An exhibition of historical photographs in New Zealand has launched something of a sleuthing effort to identify the subject of one of the show’s many compelling images: a young girl, apparently seeing an escalator for the first time, captured on film licking the moving stairs’ handrail. The 1970 photo was taken by noted photographer Max Oettli, a Swiss-born longtime resident of New Zealand whose iconic images are part of a show called “The New Photography — Life in the ’60s and ’70s” on display through October 13 at Wellington’s Te Papa Museum. Athol McCredie, a curator at the museum, told the NZ Herald that Oettli captured the image inside a department store that had new escalators. “To a child who had never seen an escalator before, this belt (handrail) might have looked like a giant licorice strap,” McCreadie said.
Then again, who knows what goes through the mind of child? If she comes forward, maybe we’ll find out.
Smithsonian.com recently explored the “strange world that is the escalator” in “How the Escalator Forever Changed Our Sense of Space.” The piece takes readers through the early history of the invention, from a never-realized 1859 patent for “revolving stairs,” to Jesse Reno’s mechanical escalator that debuted to awestruck crowds in Coney Island, New York, to the piece of machinery most similar to the escalator of today — conceived by Charles Seeberger around the same time as Reno’s invention and acquired and marketed by Otis. The escalator stole the spotlight at the Paris Exposition of 1900, and quickly proved transformative to retail, the workplace and public transportation.
Of the Paris Expo, Smithsonian observed:
“Organizers and government officials were concerned how this exposition would make its mark — after the introduction of the Eiffel Tower at the fair in 1889, how could the [fair] 11 years later complete? Officials entertained many bizarre proposals, many of which involved alterations of the Eiffel Tower itself including the potential additions of clocks, sphinxes, terrestrial globes, and a 450-ft. statue of a woman with eyes made from powerful searchlights to scan the 562-acre fairgrounds.” It ended up, however, that the escalator “shone brightest” at the expo, winning Grand Prize and a Gold Metal for its “unique and functional design”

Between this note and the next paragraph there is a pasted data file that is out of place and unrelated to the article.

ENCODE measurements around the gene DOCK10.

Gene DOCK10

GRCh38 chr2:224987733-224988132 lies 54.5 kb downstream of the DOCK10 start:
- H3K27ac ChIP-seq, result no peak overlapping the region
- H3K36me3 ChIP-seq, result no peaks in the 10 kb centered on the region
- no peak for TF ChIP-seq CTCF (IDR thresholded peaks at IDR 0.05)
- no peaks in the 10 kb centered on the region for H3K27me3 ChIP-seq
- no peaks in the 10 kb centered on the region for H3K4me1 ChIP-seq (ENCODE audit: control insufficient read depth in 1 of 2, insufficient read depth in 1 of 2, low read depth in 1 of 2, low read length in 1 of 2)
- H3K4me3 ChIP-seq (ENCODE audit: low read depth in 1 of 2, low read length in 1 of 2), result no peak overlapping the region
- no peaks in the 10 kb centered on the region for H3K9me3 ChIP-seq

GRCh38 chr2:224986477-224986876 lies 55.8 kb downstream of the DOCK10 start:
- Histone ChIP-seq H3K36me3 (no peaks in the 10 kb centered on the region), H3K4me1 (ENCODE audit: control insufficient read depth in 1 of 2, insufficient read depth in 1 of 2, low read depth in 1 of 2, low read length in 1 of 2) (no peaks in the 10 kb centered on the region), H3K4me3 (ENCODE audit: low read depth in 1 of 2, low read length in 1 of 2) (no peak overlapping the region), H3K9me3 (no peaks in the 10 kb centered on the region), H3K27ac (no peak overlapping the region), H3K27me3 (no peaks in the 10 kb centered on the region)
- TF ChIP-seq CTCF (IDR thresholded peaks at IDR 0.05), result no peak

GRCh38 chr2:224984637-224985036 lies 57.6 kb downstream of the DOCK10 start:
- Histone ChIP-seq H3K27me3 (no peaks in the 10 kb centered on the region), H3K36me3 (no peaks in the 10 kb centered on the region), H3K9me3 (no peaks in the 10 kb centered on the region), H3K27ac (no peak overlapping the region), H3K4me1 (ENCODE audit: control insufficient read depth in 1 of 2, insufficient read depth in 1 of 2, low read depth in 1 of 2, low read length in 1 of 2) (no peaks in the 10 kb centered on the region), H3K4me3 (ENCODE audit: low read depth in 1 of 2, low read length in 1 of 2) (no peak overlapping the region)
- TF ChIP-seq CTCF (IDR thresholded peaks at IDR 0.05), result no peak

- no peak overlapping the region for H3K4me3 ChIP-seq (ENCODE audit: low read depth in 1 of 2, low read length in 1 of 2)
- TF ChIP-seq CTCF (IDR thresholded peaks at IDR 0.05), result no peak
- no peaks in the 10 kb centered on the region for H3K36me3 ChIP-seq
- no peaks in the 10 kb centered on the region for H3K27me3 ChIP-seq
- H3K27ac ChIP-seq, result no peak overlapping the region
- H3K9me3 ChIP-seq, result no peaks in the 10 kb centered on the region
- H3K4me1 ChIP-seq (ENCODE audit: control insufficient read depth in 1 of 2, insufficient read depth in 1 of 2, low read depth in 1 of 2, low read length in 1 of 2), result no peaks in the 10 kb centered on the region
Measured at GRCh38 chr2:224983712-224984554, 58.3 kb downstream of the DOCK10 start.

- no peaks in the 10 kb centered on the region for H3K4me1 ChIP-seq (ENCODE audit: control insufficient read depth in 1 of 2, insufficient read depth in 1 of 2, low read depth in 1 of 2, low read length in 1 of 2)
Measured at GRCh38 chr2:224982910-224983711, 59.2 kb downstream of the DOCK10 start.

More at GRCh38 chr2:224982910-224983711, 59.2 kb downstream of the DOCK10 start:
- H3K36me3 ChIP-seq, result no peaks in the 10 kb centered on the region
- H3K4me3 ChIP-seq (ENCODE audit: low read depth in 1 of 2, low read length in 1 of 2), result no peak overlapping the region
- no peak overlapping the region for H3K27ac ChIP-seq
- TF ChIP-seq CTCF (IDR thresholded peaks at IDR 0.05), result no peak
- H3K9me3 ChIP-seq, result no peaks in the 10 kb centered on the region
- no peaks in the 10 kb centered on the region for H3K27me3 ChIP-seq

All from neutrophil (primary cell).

Otis trademarked the name “escalator,” but, like cellophane, kitty litter and aspirin, the term became so ubiquitous that competitor Haughton — since acquired by Schindler — successfully petitioned the US Patent and Trademark Office to cancel the trademark. Today, Otis and Schindler continue to be major players in a world in which the number of escalators doubles every 10 years.
The International Union of Elevator Constructors Local 4 Union Hall is tucked behind a few industrial facilities in Dorchester, Massachusetts. Housed in this building, in a large, open conference room, is the Elevator Museum. It is the shining physical presence of the Elevator Historical Society’s efforts to preserve the history of the elevator and escalator industry.
Your author visited Steve Comley, who is truly taking the museum from good to great. Comley is a longtime elevator man, getting his taste of the industry at an early age, thanks to his father, James, who purchased Embree and White Elevator in Lynn, Massachusetts, in 1972. “I loved the dirty old elevator machine shop,” recalls Comley. “It was fascinating to me as a kid — the noise from the flat-belt pulleys running across the ceiling, the smell of the cutting oils on the machines and the smoke from the welding. They used to cast and completely build elevator machines there.”